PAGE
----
Commodities tend to go up and down in price, thus creating confusion about what they’re “worth.” Gold, for example, is supposed to be a safe haven with great intrinsic value. If so, how do we explain the fact that it sold for over $1800 per ounce in 2011 and $1200 two years later?
The truth is probably that commodities are worth what people are willing to pay for them. This seems unfair in the case of wine, since there are fixed costs tied to its production. Some wines cost $50 or $75 to make and sell for thousands of dollars. There are also wines that cost $15 to produce that consumers won’t pay $10 for, or even purchase at all.
In the restaurant universe, few subjects are more contentious than wine pricing. Diners have been complaining for a long time that they are being ripped off by prices on restaurant wine lists. Without taking sides, we’ll try to examine as many facets of this issue as we can.
First, full disclosure: I worked in the restaurant industry for many years, and spent time as a sommelier. I believe, as most reasonable people do, that restaurants are entitled to make a profit on everything they sell. The burning question is, how much are they entitled to?
Restaurant wine pricing is often tied to how popular the place is, or how fancy it’s perceived to be---to put it bluntly, how much they can get away with. For a long time, leading restaurants in major markets routinely marked up wine between 300-400% over wholesale. Customers complained bitterly, to no avail, and usually ended up scaling back their expectations or avoided ordering wine entirely.
Things have changed greatly in the past ten or fifteen years. Part of that change is the influence of the Internet, but most of it is collateral damage from beverage superstores and discount outlets. Fifteen years ago, a wine with a wholesale price tag of $20 routinely sold for $29.99 on the retail shelf, and was offered in restaurants for $60-80. If you shop around for that wine today, you can buy it for $24.99, and restaurants will have a hard time getting more than $55-60 for it. This is even true in markets such as Palm Beach, where 400% wine markups used to be common.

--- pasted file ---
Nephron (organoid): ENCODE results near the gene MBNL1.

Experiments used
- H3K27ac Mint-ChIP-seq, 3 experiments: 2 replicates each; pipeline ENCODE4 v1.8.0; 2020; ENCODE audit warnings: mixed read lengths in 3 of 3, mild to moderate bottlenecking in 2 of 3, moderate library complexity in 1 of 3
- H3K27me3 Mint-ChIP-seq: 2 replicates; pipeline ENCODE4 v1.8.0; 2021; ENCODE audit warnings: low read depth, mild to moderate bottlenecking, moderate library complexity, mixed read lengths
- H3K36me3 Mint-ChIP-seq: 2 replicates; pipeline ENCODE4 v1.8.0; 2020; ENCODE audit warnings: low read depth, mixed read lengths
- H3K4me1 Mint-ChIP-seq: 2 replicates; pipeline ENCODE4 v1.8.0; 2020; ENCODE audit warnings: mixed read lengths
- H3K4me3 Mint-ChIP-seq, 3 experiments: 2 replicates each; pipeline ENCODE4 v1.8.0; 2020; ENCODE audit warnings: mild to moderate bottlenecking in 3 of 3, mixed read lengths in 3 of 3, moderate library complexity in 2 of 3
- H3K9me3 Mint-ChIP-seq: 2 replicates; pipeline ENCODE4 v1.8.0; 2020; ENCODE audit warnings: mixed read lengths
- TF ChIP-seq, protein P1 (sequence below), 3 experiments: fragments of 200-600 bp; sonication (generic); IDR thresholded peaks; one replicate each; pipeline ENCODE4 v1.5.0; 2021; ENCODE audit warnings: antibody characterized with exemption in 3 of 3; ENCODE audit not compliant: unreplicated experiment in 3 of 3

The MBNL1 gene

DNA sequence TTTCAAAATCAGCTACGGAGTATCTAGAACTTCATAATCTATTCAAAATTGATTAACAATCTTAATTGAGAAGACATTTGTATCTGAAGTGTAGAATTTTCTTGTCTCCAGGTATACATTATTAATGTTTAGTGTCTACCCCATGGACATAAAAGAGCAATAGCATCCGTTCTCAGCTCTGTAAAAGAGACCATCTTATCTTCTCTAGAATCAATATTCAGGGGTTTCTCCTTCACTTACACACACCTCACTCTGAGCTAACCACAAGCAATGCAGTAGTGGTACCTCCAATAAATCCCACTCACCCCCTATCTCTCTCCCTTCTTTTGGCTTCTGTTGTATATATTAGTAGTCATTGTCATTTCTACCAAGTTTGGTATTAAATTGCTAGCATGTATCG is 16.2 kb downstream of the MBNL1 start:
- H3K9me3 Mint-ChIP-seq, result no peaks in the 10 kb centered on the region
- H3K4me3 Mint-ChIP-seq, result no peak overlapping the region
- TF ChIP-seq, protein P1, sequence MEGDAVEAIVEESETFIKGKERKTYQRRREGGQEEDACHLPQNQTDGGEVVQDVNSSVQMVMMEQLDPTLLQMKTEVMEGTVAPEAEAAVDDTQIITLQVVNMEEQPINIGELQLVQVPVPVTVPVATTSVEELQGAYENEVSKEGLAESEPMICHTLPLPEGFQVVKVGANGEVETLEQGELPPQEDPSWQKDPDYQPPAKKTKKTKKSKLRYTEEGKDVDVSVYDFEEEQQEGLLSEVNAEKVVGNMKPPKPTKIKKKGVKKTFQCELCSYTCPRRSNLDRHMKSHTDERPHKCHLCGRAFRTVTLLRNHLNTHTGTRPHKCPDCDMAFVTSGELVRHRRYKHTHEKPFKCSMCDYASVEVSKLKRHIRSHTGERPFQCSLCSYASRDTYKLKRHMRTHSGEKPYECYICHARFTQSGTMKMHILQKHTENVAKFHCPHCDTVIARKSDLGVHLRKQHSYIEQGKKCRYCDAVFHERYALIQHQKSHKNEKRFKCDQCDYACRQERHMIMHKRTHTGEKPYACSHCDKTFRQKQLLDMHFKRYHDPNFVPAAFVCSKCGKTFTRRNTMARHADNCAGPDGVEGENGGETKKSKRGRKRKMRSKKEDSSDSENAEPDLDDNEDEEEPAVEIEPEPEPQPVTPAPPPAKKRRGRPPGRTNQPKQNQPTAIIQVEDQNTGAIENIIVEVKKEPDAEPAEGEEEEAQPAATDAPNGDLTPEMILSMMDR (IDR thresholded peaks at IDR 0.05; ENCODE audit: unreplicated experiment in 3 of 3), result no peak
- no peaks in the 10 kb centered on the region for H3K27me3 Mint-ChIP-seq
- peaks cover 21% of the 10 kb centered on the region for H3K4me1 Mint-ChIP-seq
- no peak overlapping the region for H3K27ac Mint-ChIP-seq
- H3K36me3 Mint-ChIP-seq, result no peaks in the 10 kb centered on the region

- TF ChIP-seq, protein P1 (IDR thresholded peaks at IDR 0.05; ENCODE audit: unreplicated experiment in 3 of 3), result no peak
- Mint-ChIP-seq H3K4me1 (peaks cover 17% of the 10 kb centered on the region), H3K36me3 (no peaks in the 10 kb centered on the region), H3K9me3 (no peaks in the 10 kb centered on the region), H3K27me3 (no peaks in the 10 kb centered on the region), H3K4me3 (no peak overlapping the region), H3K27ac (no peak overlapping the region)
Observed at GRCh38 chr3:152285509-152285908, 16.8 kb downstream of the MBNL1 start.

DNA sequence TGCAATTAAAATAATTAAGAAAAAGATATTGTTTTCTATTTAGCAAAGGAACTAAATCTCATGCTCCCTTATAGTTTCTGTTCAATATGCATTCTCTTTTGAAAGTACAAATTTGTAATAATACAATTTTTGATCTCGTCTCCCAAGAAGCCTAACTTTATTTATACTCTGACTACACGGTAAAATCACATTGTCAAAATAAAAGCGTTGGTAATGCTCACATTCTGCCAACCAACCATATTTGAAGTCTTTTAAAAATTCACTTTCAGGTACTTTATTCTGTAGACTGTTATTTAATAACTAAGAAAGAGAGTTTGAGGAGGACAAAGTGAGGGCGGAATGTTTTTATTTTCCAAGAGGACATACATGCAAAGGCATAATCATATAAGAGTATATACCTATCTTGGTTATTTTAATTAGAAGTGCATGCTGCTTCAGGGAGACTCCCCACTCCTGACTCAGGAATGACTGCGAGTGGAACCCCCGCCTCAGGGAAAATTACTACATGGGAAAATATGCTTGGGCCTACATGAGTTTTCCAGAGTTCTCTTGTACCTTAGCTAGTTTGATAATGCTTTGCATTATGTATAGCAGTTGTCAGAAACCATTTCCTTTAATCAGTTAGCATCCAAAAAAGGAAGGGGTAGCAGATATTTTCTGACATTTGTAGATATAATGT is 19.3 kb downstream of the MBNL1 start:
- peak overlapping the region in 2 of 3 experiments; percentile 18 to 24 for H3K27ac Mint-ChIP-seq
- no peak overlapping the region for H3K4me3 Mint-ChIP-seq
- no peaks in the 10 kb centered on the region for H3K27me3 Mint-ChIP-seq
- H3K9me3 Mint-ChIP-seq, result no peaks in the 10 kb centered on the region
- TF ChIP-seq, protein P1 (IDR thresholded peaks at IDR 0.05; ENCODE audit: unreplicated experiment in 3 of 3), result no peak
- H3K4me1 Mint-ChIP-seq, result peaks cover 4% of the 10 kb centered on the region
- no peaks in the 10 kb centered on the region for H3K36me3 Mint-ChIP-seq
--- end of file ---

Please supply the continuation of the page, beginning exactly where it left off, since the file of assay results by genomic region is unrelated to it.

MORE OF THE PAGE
There are people who believe that today’s prices are still too high, even though they will willingly pay $27 for a breast of chicken that the restaurant purchased for $3. Their reasoning is that the chicken breast is transformed by the artistry of the chef, whereas a bottle of wine is merely opened and plunked down on the table. Let’s look at that argument in some detail.
Understand this: you cannot sit in a $5 or $10 million facility and drink wine for double the wholesale price. If a restaurant allows you to do that, it won’t be in business very long. On top of the built-in costs of construction, rent and utilities, you have associated expenses such as décor, linens and tons of staff.
At this point I hear you saying: why should I pay for things like linen, oil paintings and elaborate service? Because you’re the customer. Unless you believe the restaurant is a philanthropic enterprise, who else do you expect to pay for it? And if the place is too fancy for you, go to a gastropub or fast-casual restaurant. It’s a free country.
What about the chicken breast theory? Yes, chefs are highly trained professionals who spend a long time learning their trade; once that training is complete, if they’re creative enough and lucky enough, they succeed in their profession. The same is true for sommeliers. They go through years of study and rigorous exams, some of which are intense enough to make them want to pull their hair out. If they survive and achieve a level of credentials, they get a job running a wine program, and can then write a wine list and offer recommendations to guests.
You may not agree with those recommendations, but you’re misinformed if you question the qualifications of the person making them. And if you think it’s easy to offer proper wine service in a dining room filled with several hundred people, you’re even more deluded. Once again, who’s paying for that service? You are, in the form of higher wine prices. If a restaurant is paying a sommelier $50,000 annually, they need to sell an additional $150K worth of wine to justify that cost. That’s a hefty sum, and even more so when subtracted it from yearly wine revenue. Part of the shortfall is usually made up by raising prices.